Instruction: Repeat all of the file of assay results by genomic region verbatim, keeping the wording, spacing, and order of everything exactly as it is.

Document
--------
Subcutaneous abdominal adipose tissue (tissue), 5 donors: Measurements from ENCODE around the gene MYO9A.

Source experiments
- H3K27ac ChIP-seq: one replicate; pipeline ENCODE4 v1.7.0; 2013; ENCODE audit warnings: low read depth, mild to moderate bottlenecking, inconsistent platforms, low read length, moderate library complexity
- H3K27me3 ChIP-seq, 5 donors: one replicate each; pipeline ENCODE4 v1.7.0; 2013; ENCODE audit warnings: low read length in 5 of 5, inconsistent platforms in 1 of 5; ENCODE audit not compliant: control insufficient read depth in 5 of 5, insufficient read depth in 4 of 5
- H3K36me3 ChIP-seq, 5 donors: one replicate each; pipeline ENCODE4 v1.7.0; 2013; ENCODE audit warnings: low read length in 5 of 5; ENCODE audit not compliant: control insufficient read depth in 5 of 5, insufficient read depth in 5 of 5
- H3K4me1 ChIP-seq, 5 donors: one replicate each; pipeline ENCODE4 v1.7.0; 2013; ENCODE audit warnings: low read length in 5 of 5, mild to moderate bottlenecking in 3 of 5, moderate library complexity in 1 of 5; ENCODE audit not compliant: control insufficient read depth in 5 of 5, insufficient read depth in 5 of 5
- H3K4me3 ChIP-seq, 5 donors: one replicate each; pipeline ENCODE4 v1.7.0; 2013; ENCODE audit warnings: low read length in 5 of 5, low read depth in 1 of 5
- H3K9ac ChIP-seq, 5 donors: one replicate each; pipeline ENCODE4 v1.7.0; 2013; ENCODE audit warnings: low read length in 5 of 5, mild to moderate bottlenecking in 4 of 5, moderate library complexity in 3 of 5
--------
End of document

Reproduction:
Subcutaneous abdominal adipose tissue (tissue), 5 donors: Measurements from ENCODE around the gene MYO9A.

Source experiments
- H3K27ac ChIP-seq: one replicate; pipeline ENCODE4 v1.7.0; 2013; ENCODE audit warnings: low read depth, mild to moderate bottlenecking, inconsistent platforms, low read length, moderate library complexity
- H3K27me3 ChIP-seq, 5 donors: one replicate each; pipeline ENCODE4 v1.7.0; 2013; ENCODE audit warnings: low read length in 5 of 5, inconsistent platforms in 1 of 5; ENCODE audit not compliant: control insufficient read depth in 5 of 5, insufficient read depth in 4 of 5
- H3K36me3 ChIP-seq, 5 donors: one replicate each; pipeline ENCODE4 v1.7.0; 2013; ENCODE audit warnings: low read length in 5 of 5; ENCODE audit not compliant: control insufficient read depth in 5 of 5, insufficient read depth in 5 of 5
- H3K4me1 ChIP-seq, 5 donors: one replicate each; pipeline ENCODE4 v1.7.0; 2013; ENCODE audit warnings: low read length in 5 of 5, mild to moderate bottlenecking in 3 of 5, moderate library complexity in 1 of 5; ENCODE audit not compliant: control insufficient read depth in 5 of 5, insufficient read depth in 5 of 5
- H3K4me3 ChIP-seq, 5 donors: one replicate each; pipeline ENCODE4 v1.7.0; 2013; ENCODE audit warnings: low read length in 5 of 5, low read depth in 1 of 5
- H3K9ac ChIP-seq, 5 donors: one replicate each; pipeline ENCODE4 v1.7.0; 2013; ENCODE audit warnings: low read length in 5 of 5, mild to moderate bottlenecking in 4 of 5, moderate library complexity in 3 of 5